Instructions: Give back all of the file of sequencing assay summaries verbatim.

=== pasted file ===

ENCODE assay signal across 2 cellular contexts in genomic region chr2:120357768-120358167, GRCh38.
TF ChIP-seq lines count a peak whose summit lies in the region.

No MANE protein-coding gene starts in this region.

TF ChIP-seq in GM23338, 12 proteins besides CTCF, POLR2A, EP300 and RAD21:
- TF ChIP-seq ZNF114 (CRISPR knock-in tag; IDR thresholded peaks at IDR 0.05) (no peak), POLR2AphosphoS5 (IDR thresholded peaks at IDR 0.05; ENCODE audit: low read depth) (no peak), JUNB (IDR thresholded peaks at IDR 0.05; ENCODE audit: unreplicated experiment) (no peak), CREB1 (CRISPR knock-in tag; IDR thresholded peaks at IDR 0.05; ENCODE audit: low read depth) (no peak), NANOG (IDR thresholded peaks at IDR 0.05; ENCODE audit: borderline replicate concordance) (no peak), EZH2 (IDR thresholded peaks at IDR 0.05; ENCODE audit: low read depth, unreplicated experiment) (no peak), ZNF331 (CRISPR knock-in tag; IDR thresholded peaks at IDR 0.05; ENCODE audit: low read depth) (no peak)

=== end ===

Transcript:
ENCODE assay signal across 2 cellular contexts in genomic region chr2:120357768-120358167, GRCh38.
TF ChIP-seq lines count a peak whose summit lies in the region.

No MANE protein-coding gene starts in this region.

TF ChIP-seq in GM23338, 12 proteins besides CTCF, POLR2A, EP300 and RAD21:
- TF ChIP-seq ZNF114 (CRISPR knock-in tag; IDR thresholded peaks at IDR 0.05) (no peak), POLR2AphosphoS5 (IDR thresholded peaks at IDR 0.05; ENCODE audit: low read depth) (no peak), JUNB (IDR thresholded peaks at IDR 0.05; ENCODE audit: unreplicated experiment) (no peak), CREB1 (CRISPR knock-in tag; IDR thresholded peaks at IDR 0.05; ENCODE audit: low read depth) (no peak), NANOG (IDR thresholded peaks at IDR 0.05; ENCODE audit: borderline replicate concordance) (no peak), EZH2 (IDR thresholded peaks at IDR 0.05; ENCODE audit: low read depth, unreplicated experiment) (no peak), ZNF331 (CRISPR knock-in tag; IDR thresholded peaks at IDR 0.05; ENCODE audit: low read depth) (no peak)